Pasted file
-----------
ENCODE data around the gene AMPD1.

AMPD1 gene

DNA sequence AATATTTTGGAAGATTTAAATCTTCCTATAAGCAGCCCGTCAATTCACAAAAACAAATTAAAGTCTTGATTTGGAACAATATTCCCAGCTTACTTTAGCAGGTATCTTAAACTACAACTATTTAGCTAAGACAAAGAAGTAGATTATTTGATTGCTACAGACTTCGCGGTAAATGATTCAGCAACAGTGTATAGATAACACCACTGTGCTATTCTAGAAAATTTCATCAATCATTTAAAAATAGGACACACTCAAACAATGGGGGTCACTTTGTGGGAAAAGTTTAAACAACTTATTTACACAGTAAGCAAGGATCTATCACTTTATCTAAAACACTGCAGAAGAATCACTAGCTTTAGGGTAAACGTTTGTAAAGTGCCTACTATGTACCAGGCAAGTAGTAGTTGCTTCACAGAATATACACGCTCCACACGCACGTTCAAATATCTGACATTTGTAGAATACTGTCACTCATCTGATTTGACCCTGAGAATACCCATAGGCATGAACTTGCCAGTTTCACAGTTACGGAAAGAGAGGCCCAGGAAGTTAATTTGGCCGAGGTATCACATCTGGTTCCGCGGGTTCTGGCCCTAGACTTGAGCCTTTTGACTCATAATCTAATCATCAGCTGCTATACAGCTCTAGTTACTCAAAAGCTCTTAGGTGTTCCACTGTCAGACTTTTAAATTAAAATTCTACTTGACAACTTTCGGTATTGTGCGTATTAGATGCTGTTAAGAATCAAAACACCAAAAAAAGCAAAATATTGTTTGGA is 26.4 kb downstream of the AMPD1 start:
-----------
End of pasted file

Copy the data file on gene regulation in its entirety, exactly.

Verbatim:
ENCODE data around the gene AMPD1.

AMPD1 gene

DNA sequence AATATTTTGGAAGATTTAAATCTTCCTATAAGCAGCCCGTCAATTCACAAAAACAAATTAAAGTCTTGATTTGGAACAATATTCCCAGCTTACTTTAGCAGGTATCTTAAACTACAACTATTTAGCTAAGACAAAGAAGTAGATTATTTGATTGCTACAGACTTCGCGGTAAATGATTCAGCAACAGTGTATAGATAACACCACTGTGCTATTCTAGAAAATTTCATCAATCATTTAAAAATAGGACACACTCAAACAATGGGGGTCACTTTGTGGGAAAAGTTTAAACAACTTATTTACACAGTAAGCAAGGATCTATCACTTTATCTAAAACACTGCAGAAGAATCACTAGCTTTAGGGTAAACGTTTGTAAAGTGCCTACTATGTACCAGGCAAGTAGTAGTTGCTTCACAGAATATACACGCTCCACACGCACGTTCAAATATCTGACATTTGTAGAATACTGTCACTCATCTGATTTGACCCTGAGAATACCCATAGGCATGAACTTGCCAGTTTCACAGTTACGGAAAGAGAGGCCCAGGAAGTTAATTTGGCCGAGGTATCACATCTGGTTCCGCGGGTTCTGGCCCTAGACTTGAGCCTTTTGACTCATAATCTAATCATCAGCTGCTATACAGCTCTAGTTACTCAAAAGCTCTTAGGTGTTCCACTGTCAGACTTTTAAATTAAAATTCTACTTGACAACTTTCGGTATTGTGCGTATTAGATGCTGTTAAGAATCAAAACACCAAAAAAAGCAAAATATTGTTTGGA is 26.4 kb downstream of the AMPD1 start: